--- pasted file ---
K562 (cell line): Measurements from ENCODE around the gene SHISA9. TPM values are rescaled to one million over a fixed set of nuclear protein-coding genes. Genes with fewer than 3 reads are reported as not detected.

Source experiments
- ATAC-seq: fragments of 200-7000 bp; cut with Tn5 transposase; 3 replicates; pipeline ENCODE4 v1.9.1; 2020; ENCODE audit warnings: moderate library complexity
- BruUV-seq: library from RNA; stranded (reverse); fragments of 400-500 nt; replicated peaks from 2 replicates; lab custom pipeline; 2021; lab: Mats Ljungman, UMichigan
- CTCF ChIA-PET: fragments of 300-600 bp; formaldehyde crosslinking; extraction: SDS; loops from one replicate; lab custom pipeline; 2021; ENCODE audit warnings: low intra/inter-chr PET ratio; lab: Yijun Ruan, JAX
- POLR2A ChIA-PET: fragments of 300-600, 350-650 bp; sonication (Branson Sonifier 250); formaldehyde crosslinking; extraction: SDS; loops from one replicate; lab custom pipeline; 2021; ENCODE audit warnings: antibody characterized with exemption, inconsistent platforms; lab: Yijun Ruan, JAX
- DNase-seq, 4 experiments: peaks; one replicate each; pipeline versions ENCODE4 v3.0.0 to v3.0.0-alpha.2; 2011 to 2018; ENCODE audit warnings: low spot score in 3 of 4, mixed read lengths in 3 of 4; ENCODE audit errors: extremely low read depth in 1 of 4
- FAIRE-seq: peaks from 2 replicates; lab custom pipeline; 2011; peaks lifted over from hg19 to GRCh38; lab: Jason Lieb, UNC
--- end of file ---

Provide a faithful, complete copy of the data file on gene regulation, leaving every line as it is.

K562 (cell line): Measurements from ENCODE around the gene SHISA9. TPM values are rescaled to one million over a fixed set of nuclear protein-coding genes. Genes with fewer than 3 reads are reported as not detected.

Source experiments
- ATAC-seq: fragments of 200-7000 bp; cut with Tn5 transposase; 3 replicates; pipeline ENCODE4 v1.9.1; 2020; ENCODE audit warnings: moderate library complexity
- BruUV-seq: library from RNA; stranded (reverse); fragments of 400-500 nt; replicated peaks from 2 replicates; lab custom pipeline; 2021; lab: Mats Ljungman, UMichigan
- CTCF ChIA-PET: fragments of 300-600 bp; formaldehyde crosslinking; extraction: SDS; loops from one replicate; lab custom pipeline; 2021; ENCODE audit warnings: low intra/inter-chr PET ratio; lab: Yijun Ruan, JAX
- POLR2A ChIA-PET: fragments of 300-600, 350-650 bp; sonication (Branson Sonifier 250); formaldehyde crosslinking; extraction: SDS; loops from one replicate; lab custom pipeline; 2021; ENCODE audit warnings: antibody characterized with exemption, inconsistent platforms; lab: Yijun Ruan, JAX
- DNase-seq, 4 experiments: peaks; one replicate each; pipeline versions ENCODE4 v3.0.0 to v3.0.0-alpha.2; 2011 to 2018; ENCODE audit warnings: low spot score in 3 of 4, mixed read lengths in 3 of 4; ENCODE audit errors: extremely low read depth in 1 of 4
- FAIRE-seq: peaks from 2 replicates; lab custom pipeline; 2011; peaks lifted over from hg19 to GRCh38; lab: Jason Lieb, UNC